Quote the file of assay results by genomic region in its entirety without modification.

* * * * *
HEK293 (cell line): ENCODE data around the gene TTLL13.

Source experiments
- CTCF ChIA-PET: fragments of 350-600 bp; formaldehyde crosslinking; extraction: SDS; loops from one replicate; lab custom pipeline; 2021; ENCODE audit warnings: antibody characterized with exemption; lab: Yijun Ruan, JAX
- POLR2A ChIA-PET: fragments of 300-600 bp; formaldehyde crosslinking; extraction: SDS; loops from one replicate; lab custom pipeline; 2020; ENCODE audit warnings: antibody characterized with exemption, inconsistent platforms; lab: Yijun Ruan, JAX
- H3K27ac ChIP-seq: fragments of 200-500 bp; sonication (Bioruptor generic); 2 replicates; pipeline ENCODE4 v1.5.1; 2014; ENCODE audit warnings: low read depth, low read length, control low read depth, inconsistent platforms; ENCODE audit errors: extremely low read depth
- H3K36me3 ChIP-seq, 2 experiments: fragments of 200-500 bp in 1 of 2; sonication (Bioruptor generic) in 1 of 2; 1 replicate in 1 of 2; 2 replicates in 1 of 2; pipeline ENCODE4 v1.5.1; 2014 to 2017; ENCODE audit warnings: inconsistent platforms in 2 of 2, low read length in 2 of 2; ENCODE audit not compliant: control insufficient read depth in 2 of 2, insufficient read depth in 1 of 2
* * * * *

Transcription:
HEK293 (cell line): ENCODE data around the gene TTLL13.

Source experiments
- CTCF ChIA-PET: fragments of 350-600 bp; formaldehyde crosslinking; extraction: SDS; loops from one replicate; lab custom pipeline; 2021; ENCODE audit warnings: antibody characterized with exemption; lab: Yijun Ruan, JAX
- POLR2A ChIA-PET: fragments of 300-600 bp; formaldehyde crosslinking; extraction: SDS; loops from one replicate; lab custom pipeline; 2020; ENCODE audit warnings: antibody characterized with exemption, inconsistent platforms; lab: Yijun Ruan, JAX
- H3K27ac ChIP-seq: fragments of 200-500 bp; sonication (Bioruptor generic); 2 replicates; pipeline ENCODE4 v1.5.1; 2014; ENCODE audit warnings: low read depth, low read length, control low read depth, inconsistent platforms; ENCODE audit errors: extremely low read depth
- H3K36me3 ChIP-seq, 2 experiments: fragments of 200-500 bp in 1 of 2; sonication (Bioruptor generic) in 1 of 2; 1 replicate in 1 of 2; 2 replicates in 1 of 2; pipeline ENCODE4 v1.5.1; 2014 to 2017; ENCODE audit warnings: inconsistent platforms in 2 of 2, low read length in 2 of 2; ENCODE audit not compliant: control insufficient read depth in 2 of 2, insufficient read depth in 1 of 2